UPDATE 1-Panda Power Funds to build 2nd Texas gas-fired power plant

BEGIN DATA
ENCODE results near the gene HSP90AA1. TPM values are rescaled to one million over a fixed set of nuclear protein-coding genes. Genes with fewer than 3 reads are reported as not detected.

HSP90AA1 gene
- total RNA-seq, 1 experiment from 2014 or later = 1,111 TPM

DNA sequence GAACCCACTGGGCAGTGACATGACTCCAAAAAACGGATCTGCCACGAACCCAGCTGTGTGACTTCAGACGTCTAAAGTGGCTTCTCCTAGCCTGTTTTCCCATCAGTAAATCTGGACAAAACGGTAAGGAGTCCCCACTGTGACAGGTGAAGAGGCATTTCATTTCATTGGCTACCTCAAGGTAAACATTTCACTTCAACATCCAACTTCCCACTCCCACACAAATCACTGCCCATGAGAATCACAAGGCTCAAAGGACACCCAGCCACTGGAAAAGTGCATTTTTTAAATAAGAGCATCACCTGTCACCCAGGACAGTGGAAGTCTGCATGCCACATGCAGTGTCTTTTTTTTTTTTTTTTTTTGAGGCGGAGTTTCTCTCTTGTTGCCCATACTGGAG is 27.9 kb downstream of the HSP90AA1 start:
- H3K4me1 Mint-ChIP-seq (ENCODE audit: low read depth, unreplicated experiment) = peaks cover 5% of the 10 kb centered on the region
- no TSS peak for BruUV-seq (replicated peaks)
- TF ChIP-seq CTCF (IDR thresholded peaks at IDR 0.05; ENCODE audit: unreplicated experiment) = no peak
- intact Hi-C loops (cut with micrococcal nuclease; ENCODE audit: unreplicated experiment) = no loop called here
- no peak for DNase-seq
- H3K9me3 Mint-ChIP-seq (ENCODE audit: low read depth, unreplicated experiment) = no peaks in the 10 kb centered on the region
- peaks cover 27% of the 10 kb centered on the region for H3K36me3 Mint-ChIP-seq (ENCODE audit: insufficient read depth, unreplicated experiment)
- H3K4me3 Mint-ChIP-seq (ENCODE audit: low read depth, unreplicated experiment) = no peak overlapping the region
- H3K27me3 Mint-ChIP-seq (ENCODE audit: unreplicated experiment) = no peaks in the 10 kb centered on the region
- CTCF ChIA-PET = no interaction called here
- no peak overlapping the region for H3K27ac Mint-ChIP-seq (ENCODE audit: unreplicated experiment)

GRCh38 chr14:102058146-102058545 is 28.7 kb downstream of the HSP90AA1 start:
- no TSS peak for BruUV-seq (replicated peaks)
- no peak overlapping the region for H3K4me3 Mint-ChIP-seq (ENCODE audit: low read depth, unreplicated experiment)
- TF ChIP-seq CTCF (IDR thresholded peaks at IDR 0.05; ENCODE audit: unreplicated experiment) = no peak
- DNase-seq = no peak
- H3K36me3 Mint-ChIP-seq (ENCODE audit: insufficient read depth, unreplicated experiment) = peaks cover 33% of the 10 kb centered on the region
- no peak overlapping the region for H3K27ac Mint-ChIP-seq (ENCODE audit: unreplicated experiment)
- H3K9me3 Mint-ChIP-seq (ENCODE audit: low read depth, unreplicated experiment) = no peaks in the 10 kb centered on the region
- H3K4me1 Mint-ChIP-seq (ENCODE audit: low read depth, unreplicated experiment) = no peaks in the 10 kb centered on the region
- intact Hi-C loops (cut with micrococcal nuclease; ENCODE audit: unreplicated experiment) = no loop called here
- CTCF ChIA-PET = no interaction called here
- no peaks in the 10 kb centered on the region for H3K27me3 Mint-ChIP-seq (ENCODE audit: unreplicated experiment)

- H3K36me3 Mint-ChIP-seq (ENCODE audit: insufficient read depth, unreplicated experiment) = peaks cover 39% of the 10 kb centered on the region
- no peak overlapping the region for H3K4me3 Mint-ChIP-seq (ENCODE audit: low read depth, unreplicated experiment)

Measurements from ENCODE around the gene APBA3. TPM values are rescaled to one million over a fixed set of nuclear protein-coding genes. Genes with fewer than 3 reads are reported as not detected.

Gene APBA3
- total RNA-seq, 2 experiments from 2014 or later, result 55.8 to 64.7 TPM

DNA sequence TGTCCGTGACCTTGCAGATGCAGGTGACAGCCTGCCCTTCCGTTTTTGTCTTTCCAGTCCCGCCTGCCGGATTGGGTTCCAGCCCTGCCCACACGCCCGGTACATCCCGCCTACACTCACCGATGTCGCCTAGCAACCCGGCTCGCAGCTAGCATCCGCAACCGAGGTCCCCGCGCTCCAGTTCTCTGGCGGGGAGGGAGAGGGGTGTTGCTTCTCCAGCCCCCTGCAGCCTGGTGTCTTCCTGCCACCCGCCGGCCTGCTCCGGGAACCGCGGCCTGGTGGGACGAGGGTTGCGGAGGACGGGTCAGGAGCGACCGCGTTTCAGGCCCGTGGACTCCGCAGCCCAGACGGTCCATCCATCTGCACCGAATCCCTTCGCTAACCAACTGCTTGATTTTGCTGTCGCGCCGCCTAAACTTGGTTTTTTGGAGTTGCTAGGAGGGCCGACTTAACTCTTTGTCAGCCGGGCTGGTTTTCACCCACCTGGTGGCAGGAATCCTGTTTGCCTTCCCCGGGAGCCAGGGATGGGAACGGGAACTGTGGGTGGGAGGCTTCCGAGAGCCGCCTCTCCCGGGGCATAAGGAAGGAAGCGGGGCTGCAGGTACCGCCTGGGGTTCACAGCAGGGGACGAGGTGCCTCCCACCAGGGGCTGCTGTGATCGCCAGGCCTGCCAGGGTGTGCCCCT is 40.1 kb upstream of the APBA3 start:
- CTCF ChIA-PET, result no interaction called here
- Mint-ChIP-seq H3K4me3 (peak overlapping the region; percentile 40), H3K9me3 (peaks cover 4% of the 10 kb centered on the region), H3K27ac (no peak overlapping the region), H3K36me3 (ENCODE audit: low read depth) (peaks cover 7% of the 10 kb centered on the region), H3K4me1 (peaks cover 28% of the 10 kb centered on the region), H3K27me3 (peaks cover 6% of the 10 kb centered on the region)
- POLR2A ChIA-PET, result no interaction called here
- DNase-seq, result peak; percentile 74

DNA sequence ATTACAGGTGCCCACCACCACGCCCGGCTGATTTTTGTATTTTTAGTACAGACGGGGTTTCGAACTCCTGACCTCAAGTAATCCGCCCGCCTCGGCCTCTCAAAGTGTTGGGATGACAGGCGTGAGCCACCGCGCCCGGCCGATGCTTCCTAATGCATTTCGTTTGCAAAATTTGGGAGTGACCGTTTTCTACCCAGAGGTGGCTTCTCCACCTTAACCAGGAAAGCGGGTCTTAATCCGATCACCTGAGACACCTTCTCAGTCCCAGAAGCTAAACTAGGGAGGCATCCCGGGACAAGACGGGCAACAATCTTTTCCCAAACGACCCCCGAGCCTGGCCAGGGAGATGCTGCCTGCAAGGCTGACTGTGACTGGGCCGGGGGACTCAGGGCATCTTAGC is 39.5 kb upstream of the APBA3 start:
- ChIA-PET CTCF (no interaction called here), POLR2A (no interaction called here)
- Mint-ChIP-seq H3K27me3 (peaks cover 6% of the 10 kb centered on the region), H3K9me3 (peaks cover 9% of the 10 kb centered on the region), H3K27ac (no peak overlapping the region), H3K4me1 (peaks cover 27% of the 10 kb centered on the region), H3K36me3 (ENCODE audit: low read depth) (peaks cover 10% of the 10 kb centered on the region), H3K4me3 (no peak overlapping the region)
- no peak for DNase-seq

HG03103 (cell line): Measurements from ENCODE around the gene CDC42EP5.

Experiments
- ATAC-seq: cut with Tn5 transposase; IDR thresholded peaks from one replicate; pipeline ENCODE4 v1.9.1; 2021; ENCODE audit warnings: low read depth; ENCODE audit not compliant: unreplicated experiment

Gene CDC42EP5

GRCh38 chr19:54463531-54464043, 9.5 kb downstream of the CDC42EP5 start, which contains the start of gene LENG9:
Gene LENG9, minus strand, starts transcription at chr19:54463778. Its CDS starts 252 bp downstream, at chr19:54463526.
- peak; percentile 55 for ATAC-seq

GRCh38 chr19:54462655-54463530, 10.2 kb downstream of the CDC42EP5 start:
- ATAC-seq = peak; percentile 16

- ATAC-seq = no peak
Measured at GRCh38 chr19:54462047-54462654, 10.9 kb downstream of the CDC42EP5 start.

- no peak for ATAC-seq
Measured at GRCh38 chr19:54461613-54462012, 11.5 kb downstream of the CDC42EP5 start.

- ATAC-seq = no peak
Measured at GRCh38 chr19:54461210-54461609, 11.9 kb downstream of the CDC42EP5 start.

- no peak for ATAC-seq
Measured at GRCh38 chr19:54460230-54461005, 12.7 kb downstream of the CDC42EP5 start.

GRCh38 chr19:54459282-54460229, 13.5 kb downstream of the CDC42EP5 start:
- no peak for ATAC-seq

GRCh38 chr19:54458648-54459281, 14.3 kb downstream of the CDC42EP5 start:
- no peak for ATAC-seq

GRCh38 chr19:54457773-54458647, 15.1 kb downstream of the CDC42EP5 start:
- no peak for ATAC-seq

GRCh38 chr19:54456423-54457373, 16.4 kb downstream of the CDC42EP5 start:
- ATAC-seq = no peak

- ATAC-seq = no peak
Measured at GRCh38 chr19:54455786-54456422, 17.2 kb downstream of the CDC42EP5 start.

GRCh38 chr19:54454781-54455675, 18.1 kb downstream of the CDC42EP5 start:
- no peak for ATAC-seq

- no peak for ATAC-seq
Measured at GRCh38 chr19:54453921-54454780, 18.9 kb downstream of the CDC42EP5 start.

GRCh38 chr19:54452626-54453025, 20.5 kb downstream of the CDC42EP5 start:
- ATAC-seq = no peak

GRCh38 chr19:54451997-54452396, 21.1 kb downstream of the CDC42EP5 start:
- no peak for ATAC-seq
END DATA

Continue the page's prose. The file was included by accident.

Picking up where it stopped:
* Texas faces electricity shortage as demand grows * Regulators struggling to encourage new generation By Eileen O'Grady HOUSTON, Sept 18 (Reuters) - Panda Power Funds on Tuesday said it completed financing and will start construction on a second natural-gas fired power plant in North Texas to help the state avert a potential power shortage seen looming in the next few years. Panda Sherman Partners, an affiliate of the Dallas-based private equity firm Panda Power Funds, will build a 758-megawatt combined-cycle gas plant near Sherman, Texas, with an expected completion date at the end of 2014. Earlier this month, Panda broke ground on an identical power plant in Temple, Texas, to be completed in mid-2014. The plants are estimated to cost $750 million each. Texas, unlike many areas of the U.S., continues to see growing demand for electricity but tight financial markets and low wholesale power prices have stalled construction of new plants such as the Sherman plant which Panda originally announced in 2008. "The financing market that was tough as nails two months ago is starting to show signs of movement in our direction," said Todd W. Carter, Panda Power Funds president. "While it was still a long, hard march to closing, calls were coming in to us from many different quarters to be a part of this project." Goldman Sachs and Credit Suisse arranged the senior debt financing for the Sherman project, which Panda said marks only the second time in six years that a greenfield power plant project has been financed with a term loan. The other such loan was completed in July for Panda's 758-MW Temple, Texas generating station which is now under construction. Panda Power Funds said it will supply equity for the Sherman plant with "several other institutional co-investors" which it did not identify. Panda's ambitious plan to build two gas plants comes as developers warn that time is running out to build new generation to keep pace with rising power demand and to replace aging coal and gas-fired plants that will not meet new federal environmental emission standards without costly upgrades. The state grid operator has said plant retirements and a lack of new baseload generation threatens to reduce the electric "reserve" margin needed to avoid rolling outages when demand soars in the summer to run air conditioners. Texas saw an extremely hot, dry summer in Texas in 2011 that pushed electric use to an all-time high and led to a number of emergency declarations by the grid operator. In response, state regulators have ordered changes to the competitive power market and are studying more dramatic changes, such as creation of a capacity market. Later this month, the Public Utility Commission of Texas will discuss raising the wholesale price cap to $9,000 to encourage investment in new plants. Officials with Panda, NRG Energy and other power plant owners, have said the PUC is moving in the right direction, but more needs to be done so that power plants can be financed in the state's deregulated market. In August, Exelon Corp dropped plans to pursue a new nuclear plant in Texas, saying low natural gas prices and market conditions made construction of a new merchant nuclear plant "uneconomical now and for the foreseeable future." However, other power plant owners are moving forward with less costly gas-fired plants. Calpine Corp. said it would install 550 MW of new generation at existing plants near Houston by the summer of 2014 and NRG Energy accelerated construction of a 75-MW combustion turbine to be online in 2013. Panda said a consortium of Bechtel and Siemens Energy - currently building the Temple plant - will also build the Sherman plant. Bechtel will be responsible for the engineering, procurement and commissioning of the facility while Siemens will provide the natural gas turbines, steam turbine, waste heat recovery boilers, along with instrument and control systems.
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